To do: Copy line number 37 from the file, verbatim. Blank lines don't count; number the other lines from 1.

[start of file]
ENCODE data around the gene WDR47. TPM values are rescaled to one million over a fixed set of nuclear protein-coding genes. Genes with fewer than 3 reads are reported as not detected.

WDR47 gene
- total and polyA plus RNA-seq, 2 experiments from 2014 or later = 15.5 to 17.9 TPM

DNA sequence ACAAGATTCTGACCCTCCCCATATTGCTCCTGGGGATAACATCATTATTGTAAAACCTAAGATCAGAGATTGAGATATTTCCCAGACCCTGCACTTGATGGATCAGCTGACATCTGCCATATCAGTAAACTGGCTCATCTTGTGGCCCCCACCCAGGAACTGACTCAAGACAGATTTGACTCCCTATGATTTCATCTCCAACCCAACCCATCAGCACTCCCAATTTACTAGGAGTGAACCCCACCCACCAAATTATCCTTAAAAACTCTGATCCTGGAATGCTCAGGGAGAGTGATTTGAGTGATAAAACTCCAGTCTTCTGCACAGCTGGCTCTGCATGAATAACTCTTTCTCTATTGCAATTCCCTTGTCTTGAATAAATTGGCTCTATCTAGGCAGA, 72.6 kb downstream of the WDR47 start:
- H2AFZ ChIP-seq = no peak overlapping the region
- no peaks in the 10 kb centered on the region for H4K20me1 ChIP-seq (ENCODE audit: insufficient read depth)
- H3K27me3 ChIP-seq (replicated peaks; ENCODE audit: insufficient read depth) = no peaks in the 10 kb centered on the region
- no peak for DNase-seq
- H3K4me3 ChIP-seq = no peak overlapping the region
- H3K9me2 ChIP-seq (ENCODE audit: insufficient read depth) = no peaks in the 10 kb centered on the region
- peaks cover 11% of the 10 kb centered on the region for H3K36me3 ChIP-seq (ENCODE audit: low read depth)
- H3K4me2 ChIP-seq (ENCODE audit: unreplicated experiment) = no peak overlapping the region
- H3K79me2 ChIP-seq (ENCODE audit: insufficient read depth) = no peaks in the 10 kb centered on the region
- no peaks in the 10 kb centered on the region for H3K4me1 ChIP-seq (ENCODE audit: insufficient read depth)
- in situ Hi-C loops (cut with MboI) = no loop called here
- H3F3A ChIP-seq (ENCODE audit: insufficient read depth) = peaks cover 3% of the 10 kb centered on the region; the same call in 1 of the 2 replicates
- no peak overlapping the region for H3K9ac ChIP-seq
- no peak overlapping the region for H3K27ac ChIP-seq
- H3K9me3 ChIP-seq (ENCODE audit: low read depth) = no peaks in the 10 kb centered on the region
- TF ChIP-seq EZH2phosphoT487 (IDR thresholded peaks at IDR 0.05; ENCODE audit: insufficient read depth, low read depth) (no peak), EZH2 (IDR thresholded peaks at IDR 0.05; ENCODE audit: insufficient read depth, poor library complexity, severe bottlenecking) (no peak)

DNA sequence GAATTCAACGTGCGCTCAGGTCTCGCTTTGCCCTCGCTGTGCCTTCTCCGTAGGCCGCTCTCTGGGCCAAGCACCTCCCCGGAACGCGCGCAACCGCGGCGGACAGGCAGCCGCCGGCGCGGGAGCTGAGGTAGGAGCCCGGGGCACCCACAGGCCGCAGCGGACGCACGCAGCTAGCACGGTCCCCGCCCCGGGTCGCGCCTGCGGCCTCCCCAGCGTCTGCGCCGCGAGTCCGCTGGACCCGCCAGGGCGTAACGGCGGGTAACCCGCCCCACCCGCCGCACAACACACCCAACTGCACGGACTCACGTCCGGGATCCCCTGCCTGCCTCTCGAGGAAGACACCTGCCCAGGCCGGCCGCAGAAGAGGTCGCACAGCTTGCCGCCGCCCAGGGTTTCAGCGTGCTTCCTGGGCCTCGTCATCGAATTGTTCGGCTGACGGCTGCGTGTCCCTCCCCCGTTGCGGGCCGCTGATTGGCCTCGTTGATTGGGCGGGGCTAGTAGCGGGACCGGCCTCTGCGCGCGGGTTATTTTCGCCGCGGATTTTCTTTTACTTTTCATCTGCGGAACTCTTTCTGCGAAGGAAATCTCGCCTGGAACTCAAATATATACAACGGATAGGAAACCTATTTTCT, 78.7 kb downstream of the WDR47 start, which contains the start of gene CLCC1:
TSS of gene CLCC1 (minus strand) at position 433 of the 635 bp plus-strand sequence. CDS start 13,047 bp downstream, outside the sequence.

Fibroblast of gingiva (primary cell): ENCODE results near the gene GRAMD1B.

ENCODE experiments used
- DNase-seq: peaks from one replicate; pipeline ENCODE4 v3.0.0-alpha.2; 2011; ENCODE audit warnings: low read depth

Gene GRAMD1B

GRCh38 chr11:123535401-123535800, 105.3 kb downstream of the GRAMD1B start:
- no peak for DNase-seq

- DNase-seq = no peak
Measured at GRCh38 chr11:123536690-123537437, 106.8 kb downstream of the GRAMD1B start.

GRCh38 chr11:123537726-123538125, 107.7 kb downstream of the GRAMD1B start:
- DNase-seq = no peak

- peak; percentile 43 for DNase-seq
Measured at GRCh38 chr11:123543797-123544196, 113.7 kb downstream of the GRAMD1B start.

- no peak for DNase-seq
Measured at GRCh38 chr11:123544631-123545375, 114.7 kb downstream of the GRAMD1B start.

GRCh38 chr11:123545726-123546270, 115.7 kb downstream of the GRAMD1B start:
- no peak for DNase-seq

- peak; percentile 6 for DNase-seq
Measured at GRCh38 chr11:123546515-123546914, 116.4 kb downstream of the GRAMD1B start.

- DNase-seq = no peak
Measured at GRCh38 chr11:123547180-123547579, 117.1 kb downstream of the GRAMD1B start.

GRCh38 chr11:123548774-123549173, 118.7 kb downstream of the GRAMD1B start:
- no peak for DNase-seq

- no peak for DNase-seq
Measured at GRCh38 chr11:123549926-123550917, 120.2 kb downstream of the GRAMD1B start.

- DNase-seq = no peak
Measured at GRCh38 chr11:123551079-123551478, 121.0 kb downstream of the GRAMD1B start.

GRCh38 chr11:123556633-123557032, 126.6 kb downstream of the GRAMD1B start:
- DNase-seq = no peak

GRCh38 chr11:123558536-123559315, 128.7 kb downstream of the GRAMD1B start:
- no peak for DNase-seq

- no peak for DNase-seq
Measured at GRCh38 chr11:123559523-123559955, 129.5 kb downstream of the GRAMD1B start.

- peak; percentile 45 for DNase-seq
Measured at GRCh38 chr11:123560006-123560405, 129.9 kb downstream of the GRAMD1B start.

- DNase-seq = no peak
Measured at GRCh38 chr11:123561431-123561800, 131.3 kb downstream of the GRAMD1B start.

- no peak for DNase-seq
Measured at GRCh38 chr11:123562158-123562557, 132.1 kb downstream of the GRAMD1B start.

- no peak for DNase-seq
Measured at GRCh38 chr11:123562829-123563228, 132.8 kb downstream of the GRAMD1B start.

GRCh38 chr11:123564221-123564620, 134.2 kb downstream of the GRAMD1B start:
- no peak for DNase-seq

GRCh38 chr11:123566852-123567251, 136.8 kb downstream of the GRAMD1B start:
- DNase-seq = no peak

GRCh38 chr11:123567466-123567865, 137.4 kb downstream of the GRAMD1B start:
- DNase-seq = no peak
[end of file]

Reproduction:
GRCh38 chr11:123545726-123546270, 115.7 kb downstream of the GRAMD1B start: